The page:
Department of Defense's updated cloud-computing contract still is winner-take-all

Microsoft and other cloud vendors are keeping close tabs on the estimated multi-billion-dollar U.S. DoD JEDI cloud contract, as it winds its way through the bidding process.
Written by Mary Jo Foley, Senior Contributing Editor

Last week, the U.S. Department of Defense provided a second draft of its expected multi-billion-dollar cloud contract. But the modified version still is a winner-take-all affair.

Credit: ZDNet

Although the final draft of the JEDI (Joint Enterprise Defense Infrastructure) request for proposals won't be out until next month, multiple vendors including Microsoft, IBM and Oracle, have been jockeying for position.

The JEDI contract is designed to upgrade legacy systems with newer cloud services. According to the draft, "JEDI Cloud will provide enterprise-level, commercial IaaS (infrastructure as a service) and PaaS (platform as a service) to the Department and any mission partners for all Department business and mission operations."

The amended draft also stipulates inclusion of a cybersecurity plan and says proposals should assume multitenant, unclassified commercial environments that will operate globally.

The DoD also published a list of more than 1,000 comments/questions and answers that it has been collecting about the contract. (Comments will be closed as of April 30.)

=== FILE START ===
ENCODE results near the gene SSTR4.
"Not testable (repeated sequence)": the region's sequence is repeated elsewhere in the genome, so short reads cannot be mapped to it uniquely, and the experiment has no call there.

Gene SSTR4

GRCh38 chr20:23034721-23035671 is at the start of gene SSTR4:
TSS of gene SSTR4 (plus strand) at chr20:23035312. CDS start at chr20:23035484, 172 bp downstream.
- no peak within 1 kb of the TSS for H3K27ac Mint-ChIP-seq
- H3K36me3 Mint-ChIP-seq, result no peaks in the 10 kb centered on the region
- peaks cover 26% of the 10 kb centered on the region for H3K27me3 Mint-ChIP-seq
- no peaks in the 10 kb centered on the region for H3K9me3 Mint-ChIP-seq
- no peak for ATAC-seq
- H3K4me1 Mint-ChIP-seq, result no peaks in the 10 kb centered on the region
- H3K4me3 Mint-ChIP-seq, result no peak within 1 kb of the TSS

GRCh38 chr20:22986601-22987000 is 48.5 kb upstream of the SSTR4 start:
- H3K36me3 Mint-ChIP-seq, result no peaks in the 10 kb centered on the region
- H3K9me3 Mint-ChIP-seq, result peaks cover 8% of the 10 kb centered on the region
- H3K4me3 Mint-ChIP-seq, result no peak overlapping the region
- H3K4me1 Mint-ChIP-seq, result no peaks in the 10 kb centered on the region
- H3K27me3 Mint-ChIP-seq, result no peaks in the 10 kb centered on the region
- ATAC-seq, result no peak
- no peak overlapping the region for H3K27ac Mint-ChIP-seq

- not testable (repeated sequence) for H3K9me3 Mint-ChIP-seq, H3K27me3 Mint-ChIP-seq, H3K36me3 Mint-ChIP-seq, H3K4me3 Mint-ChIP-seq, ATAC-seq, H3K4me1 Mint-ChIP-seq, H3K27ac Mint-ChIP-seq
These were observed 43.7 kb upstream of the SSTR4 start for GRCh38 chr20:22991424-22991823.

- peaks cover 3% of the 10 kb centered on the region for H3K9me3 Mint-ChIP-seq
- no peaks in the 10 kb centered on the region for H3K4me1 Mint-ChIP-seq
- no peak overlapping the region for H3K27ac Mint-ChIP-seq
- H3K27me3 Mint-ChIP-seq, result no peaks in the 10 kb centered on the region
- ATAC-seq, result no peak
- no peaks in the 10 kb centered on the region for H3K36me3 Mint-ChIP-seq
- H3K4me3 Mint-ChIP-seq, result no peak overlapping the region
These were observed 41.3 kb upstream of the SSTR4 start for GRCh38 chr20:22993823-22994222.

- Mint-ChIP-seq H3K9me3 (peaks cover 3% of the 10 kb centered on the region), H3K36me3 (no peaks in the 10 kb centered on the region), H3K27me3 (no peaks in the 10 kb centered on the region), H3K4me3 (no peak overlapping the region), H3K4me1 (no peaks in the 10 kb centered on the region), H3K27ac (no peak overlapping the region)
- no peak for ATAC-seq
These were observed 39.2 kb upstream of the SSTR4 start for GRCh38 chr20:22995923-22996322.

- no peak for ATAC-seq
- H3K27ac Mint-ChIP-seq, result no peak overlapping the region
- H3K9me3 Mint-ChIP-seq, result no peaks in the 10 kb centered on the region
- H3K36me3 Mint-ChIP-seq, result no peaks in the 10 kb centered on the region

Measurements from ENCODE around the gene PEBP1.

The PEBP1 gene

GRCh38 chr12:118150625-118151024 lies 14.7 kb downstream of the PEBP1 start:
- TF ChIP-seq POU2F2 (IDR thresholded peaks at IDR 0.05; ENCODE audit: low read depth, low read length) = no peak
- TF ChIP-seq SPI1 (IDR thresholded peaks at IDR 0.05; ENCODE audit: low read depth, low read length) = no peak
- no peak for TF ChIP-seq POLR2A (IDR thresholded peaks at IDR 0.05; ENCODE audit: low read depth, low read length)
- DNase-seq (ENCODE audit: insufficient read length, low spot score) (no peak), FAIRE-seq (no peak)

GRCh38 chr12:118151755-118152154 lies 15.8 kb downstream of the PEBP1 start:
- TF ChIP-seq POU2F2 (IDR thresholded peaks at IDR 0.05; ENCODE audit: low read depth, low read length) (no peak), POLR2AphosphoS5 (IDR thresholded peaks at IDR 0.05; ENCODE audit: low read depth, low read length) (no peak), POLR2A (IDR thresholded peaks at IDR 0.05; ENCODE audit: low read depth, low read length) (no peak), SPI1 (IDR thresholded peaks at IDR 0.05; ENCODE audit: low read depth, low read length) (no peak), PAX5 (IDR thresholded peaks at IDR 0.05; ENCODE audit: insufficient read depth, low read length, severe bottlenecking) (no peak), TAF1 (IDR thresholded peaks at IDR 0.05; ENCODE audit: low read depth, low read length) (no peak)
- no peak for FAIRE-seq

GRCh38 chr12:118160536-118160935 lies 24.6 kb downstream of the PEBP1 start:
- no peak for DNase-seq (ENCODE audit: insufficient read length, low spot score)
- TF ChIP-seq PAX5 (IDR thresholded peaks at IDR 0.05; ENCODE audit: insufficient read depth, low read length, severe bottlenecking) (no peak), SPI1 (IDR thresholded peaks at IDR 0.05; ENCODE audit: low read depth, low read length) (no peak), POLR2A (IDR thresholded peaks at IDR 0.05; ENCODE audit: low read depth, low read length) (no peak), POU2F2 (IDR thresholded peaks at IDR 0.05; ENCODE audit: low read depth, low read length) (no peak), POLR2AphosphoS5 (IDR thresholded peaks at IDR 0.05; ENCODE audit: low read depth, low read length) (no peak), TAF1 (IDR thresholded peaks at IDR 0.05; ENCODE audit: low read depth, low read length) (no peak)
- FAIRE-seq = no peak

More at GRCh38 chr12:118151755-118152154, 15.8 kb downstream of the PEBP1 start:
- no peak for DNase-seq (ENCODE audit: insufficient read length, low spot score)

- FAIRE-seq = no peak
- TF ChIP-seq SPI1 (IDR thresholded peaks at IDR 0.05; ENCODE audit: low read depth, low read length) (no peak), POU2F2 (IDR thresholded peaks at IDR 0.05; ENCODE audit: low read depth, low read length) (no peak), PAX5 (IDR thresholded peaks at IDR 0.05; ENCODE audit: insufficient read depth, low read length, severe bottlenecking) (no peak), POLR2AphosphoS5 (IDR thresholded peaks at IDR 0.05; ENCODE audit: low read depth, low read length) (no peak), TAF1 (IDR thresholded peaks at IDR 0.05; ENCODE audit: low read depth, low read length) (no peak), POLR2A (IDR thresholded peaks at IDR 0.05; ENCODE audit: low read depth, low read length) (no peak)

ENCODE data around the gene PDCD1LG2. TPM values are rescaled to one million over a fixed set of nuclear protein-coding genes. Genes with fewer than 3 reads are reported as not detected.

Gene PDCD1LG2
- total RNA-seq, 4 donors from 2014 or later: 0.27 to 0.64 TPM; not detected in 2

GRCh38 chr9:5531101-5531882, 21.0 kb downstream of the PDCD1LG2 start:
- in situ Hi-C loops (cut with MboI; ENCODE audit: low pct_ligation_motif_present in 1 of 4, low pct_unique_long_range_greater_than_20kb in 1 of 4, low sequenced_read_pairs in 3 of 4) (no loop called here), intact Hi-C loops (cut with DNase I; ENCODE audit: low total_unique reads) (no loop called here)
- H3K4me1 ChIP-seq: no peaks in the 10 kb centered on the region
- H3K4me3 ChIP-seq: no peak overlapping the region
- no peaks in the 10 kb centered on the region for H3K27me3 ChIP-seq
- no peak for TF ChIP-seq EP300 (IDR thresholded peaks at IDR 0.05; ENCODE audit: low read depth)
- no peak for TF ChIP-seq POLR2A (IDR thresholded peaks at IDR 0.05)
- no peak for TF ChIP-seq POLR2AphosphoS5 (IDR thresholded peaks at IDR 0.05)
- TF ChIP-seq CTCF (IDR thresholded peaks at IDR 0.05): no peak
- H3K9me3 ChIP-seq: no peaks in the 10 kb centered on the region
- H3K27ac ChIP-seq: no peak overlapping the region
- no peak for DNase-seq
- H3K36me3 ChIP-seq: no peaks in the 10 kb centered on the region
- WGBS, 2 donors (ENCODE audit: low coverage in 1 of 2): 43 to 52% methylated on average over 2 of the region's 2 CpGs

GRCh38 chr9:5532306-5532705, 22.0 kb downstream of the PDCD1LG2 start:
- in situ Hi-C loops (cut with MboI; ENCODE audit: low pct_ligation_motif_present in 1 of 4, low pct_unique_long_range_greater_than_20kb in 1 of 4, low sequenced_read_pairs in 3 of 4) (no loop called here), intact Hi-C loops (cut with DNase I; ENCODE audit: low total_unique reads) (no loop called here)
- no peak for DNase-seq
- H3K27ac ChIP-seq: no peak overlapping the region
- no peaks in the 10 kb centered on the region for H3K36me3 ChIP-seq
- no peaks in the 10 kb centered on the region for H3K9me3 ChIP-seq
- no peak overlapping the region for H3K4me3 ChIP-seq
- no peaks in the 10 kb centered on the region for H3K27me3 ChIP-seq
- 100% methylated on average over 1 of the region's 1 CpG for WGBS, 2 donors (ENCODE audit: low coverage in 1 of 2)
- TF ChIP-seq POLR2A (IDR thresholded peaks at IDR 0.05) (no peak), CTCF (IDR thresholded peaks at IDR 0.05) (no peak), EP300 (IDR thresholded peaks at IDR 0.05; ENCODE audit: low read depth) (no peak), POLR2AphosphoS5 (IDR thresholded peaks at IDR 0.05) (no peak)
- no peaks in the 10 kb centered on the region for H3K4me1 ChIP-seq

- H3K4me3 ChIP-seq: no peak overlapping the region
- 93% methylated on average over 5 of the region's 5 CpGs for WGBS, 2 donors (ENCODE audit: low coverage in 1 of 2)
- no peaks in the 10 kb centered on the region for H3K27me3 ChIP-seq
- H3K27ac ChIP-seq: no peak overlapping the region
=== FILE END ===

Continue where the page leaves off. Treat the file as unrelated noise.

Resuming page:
The DoD hasn't pinned a price on the JEDI award, but I've seen estimates of "multi-billion dollars."

As several of the comments and previous reports have indicated, some fear a winner-take-all approach is not the best idea. Multi-vendor clouds offer customers more resiliency by their nature. Amazon, by virtue of its cloud dominance, has an outsize chance of winning a single vendor award, industry watchers have said.

DoD officials have denied any vendors are favored or "pre-selected." they've also said that while the contract is a single-award one, it's not a sole-source one, meaning multiple partners could combine efforts to submit a single bid. They've also clarified that the JEDI contract isn't the one and only DoD cloud initiative; it will complement other cloud contracts, as noted by FedScoop.com.

Some, publicly and privately, have voiced fears that the DoD's sole-source requirement would result in it being stuck with the single vendor winner for ten years. The base contract is actually for two years, with four two-year options, Bloomberg reported earlier this month.

Microsoft wouldn't comment directly on how it's engaging in the JEDI procurement process, but a spokesperson did contribute a statement attributable to Toni Townes-Whitley, Corporate Vice President, Microsoft Worldwide Public Sector and Industry:

"We believe Microsoft's unique hybrid approach delivers enterprise cloud capabilities from headquarters to the tactical edge and best supports the Department of Defense in advancing its mission. We look forward to competing for the JEDI cloud contract and continuing to provide the DoD with our latest commercial innovations."

The DoD is expected to award the initial two year contract by September 30.

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